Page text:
Target Tells Investors It Is Getting Higher Returns From Its Remodeling Spending

Target (NYSE: TGT) gave investors plenty of good news to pore over in its recent third-quarter earnings report. Sales and profits both blew past management’s expectations, and the key drivers behind the outperformance suggest that momentum could continue through the holiday season and into fiscal 2020.

Following the earnings announcement, CEO Brian Cornell and his team held a conference call during which they outlined the reasons for the retailer’s strengthening operating trends. Let’s look at some highlights from that presentation.

Image source: Getty Images.

Winning more share

We’re happy to see continued broad market share gains across many of our core merchandising categories.
— Cornell

Drilling down into Target’s 4.5% growth rate shows just how strong the gains were when compared to peers like Walmart, which recently grew comps by 3.2%, and Kroger, which is expanding at a 2% rate. The chain saw what management called “dramatic” growth in apparel market share, including jewelry and shoes, and notched wins in beauty and cosmetics, groceries, and household essentials and cleaning products.

The broad growth was reflected by an overall 3% increase in customer traffic. “Guests chose to shop with us more often both in stores and through digital options,” Cornell explained.

E-commerce is driving comps

Digital comps grew 31% and drove 1.7 percentage points of the company’s [4.5%] comp growth.
— Cornell

Target’s e-commerce channel was a massive contributor to growth, as sales rose 31% for the quarter. On top of last year’s 49% spike, the compounded boost means that digital revenue has roughly doubled in the past two years. “The growth rate of all three of these [same-day] services in 2019 has been nothing short of remarkable,” COO John Mulligan said.

Just as important is the fact that Target’s same-day fulfillment options are accounting for a bigger and bigger portion of this growth. Since these sales are far more profitable than traditional e-commerce sales, that shift contributed to a surprising jump in gross and net profitability in the third quarter.

Capital spending

We continue to see remodel sales lifts in line with our assumptions, and we’ve seen a meaningful second-year lift that wasn’t originally part of our modeling for these projects.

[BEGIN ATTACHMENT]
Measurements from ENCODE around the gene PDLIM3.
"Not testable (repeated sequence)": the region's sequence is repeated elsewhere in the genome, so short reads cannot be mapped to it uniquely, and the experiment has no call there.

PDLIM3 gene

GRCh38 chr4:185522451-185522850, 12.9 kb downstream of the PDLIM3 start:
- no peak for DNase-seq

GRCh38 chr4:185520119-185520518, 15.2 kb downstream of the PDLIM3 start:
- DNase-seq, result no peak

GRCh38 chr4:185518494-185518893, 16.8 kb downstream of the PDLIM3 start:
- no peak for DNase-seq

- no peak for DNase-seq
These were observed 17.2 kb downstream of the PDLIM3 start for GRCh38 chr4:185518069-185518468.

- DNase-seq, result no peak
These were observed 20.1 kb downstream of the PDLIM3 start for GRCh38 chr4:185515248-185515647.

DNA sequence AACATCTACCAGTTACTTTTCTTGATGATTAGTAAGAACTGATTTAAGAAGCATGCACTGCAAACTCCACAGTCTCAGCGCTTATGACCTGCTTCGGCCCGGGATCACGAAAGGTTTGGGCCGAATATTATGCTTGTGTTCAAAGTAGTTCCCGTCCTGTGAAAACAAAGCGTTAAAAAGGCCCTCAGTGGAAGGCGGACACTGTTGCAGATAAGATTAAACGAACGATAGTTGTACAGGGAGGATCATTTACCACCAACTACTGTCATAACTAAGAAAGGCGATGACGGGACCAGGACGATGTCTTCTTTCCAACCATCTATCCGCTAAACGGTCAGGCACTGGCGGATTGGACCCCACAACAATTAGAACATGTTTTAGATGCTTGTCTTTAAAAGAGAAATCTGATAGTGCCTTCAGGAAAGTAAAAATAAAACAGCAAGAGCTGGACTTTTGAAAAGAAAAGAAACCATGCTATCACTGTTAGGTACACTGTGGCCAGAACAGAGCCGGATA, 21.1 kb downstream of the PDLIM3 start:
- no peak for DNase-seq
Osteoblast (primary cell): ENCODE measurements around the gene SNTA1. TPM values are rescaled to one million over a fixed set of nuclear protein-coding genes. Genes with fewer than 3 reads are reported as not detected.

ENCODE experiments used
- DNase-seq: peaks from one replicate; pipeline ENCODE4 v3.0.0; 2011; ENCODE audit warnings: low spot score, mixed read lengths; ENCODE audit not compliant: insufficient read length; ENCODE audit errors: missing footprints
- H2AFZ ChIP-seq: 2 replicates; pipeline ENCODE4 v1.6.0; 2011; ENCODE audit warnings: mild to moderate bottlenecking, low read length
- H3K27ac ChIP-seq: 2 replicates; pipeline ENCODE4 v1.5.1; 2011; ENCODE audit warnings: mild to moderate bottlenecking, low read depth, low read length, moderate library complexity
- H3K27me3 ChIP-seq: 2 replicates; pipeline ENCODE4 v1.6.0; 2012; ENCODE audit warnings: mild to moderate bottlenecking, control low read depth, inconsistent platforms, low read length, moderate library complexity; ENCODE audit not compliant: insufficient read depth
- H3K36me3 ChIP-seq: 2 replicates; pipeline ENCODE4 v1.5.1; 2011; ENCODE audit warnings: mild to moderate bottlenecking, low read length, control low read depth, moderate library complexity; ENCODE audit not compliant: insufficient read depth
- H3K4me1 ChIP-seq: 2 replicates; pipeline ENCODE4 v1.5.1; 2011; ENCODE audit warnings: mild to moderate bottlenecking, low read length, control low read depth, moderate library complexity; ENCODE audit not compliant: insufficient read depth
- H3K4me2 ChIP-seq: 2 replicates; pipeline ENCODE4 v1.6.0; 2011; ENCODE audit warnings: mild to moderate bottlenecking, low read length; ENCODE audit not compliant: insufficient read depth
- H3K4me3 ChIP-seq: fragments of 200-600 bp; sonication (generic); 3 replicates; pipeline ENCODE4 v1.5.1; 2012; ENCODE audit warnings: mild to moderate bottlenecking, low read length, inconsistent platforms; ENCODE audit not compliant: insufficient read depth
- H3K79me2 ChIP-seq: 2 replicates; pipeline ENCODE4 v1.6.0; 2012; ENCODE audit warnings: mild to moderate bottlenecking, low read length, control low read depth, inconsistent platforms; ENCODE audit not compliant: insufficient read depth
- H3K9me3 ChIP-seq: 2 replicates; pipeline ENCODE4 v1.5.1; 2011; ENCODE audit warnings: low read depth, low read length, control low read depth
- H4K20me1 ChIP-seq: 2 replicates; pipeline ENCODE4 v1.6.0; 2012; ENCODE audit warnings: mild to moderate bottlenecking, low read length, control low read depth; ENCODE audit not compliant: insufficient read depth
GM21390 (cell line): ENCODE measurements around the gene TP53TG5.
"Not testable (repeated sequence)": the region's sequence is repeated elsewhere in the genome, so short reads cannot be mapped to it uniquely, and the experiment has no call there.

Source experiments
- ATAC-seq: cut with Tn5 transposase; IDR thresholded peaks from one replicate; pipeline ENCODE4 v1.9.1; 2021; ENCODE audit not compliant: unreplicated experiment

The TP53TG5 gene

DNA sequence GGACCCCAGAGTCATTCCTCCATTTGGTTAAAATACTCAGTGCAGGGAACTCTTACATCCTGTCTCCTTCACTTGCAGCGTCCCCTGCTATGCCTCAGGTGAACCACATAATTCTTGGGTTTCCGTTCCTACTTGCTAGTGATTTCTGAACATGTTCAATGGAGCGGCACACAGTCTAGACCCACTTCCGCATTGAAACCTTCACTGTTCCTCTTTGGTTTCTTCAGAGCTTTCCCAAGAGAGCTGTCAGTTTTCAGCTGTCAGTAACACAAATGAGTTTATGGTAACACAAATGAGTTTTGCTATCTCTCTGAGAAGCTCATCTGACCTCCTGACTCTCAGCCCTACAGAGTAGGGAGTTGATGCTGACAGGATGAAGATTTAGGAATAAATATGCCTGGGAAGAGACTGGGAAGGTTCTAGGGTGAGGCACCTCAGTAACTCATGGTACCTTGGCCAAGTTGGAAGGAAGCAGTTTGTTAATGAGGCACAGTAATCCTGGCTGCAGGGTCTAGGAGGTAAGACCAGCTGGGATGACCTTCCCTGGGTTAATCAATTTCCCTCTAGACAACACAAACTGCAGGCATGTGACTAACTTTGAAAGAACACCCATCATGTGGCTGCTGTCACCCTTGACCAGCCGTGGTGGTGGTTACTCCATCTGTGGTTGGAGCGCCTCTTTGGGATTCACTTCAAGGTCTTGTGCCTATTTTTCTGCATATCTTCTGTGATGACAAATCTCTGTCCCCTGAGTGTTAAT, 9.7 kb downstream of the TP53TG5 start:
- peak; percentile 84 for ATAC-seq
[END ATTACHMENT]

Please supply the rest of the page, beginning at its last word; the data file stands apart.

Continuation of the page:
— Mulligan

Target has been pouring cash into its stores, in part by retrofitting them to double as e-commerce distribution centers, but also to improve the in-store shopping experience. Roughly 300 locations have received these upgrades so far in 2019 and the results have been better than executives predicted. That success has given them the confidence to keep up their accelerated remodeling pace through 2020 before slowing down the capital spending rate starting in 2021. Still, management is finding more efficiencies in this program and so they now believe capital spending will land at around $3.1 billion this year compared to the original plan of $3.5 billion.

A good position to be in

We feel very good about both the level and make up of our inventory, which should position us to extend the strong sales and earnings performance we’ve seen so far this year.
— CFO Michael Fiddelke

Target’s long-term operating model calls for a low-single-digit sales increase each year along with a mid-single-digit boost in operating income. The company’s latest results put it on track to materially outperform that goal in 2019. Investors will know for sure about the sales side of that performance when Target releases its post-holiday update in mid-January. But as of a week before Black Friday, the retailer’s growth trends are about as strong as shareholders could have hoped heading into the holidays.

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Demitrios Kalogeropoulos has no position in any of the stocks mentioned. The Motley Fool has no position in any of the stocks mentioned. The Motley Fool has a disclosure policy.

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